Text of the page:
Maryland “Passes” Clean Energy Jobs Act

The Clean Energy Jobs Act passes in Maryland; deemed not strong enough by Governor or environmentalists.

In an interesting development in Maryland, SB516 passed through inaction. Dubbed the Clean Energy Jobs Act, it will double the state’s renewable electricity requirement from 25% by 2020 to 50% by 2030.

While the legislature passed the bill in early April, Governor Hogan elected to neither sign it nor veto it. In Maryland, such inaction after 30 days means that a bill becomes law.

The reason for the lack of a signature is nuanced. First, the Governor wasn’t opposed to the overall concept, despite his veto of a similar bill in 2016 (which was overridden by the legislature in 2017). The
Governor went on the record stating that he didn’t like this specific bill. “Despite its name, this bill is not clean enough, nor smart enough, nor does it create the intended jobs within Maryland,” he wrote in an open letter to State Senate President Thomas V. Miller. “Instead, it is a rushed and deeply flawed proposal, in need of significant improvements.”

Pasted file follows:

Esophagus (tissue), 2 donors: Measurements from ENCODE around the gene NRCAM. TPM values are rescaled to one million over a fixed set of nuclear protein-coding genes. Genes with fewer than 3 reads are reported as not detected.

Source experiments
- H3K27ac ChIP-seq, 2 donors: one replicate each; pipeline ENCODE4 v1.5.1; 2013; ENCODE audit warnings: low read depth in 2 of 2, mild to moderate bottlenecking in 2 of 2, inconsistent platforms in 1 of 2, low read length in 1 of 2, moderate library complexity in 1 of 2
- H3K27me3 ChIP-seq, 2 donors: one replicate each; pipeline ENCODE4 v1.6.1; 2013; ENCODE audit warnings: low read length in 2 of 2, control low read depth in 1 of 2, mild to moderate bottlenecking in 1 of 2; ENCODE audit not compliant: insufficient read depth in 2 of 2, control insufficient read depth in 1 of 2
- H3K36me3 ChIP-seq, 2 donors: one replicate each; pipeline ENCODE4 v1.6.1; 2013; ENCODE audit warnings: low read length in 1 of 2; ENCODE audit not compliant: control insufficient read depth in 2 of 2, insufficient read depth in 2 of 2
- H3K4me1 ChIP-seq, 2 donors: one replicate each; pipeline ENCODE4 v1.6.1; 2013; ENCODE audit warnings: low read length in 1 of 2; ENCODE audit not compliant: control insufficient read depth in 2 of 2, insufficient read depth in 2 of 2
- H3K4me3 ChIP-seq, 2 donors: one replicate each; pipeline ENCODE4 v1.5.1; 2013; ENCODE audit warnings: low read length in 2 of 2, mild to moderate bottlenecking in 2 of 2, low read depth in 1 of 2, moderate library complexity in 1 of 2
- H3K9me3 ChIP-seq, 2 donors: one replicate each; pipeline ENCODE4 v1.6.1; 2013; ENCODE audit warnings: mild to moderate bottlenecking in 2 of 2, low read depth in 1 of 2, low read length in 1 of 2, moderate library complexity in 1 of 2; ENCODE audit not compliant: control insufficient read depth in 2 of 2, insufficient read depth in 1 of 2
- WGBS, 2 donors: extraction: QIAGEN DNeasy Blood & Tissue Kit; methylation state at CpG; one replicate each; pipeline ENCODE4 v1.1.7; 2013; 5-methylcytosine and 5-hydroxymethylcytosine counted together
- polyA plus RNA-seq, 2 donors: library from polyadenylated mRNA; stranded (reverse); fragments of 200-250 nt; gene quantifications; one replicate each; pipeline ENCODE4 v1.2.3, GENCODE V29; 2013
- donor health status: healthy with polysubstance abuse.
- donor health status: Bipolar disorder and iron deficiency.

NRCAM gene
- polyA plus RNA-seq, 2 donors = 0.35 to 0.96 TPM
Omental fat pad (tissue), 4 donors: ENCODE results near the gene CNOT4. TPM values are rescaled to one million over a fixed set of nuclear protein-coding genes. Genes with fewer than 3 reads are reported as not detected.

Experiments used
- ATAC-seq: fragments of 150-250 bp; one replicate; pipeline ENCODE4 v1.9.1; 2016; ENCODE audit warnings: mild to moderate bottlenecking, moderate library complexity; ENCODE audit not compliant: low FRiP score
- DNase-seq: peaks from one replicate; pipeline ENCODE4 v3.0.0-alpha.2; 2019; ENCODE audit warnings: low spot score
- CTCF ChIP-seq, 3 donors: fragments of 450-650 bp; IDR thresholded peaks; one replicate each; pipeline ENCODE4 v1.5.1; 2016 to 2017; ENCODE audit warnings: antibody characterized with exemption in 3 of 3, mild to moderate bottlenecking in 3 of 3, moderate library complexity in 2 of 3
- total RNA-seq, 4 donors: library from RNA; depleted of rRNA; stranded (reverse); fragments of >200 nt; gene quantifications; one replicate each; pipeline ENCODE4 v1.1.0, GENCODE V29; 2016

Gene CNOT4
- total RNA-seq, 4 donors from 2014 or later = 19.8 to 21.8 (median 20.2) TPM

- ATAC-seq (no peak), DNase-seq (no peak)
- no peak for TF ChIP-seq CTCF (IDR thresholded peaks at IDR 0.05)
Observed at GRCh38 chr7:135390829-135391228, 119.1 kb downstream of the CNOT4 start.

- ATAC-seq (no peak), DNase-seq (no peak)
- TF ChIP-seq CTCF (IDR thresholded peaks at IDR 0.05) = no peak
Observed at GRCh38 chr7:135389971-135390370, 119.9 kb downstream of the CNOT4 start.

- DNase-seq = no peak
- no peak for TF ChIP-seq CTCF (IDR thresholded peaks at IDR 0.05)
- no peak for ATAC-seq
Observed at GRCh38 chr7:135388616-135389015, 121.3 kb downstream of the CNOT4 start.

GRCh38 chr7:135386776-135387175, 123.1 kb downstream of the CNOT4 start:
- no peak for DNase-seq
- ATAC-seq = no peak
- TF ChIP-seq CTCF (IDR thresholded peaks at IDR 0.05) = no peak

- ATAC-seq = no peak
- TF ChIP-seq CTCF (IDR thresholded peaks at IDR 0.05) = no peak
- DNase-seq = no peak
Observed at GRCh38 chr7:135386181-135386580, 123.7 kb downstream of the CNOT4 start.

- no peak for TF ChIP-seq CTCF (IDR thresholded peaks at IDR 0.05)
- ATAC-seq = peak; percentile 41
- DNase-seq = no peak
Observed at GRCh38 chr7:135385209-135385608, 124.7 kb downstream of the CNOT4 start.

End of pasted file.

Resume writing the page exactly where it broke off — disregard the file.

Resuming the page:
Hogan prefers a stronger requirement of 100% clean electricity by 2040. However, he also wants to incorporate nuclear power as a clean generation source, rather than limiting the options to only
renewable sources. That idea is anticipated to appear before the legislature in 2020.

Hogan is not the only one criticizing the bill. Environmentalists are upset that SB516 subsidizes trash incineration and black liquor as a renewable source of power. (Black liquor is a byproduct of the paper-making process that would be waste if it were not used as fuel.)

Conservatives are displeased that the bill would likely add $1.50 per month to the average customer’s bill, due to the requirement that utilities purchase renewable energy credits.

Despite the criticisms, the bill and Hogan’s larger goal also has a broad range of supporters. “This is the strongest bill ever passed in Maryland to fight global warming and now stands as a national example,” said Mike Tidwell, director of the Chesapeake Climate Action Network. “As the nation’s largest producer of emissions-free
energy, Exelon stands with the overwhelming majority of our customers who want cleaner air and affordable, reliable energy, and we applaud Governor Hogan for embracing these principles by establishing a goal to achieve 100% clean energy in Maryland by 2040,” said Paul Adams, an Exelon spokesman.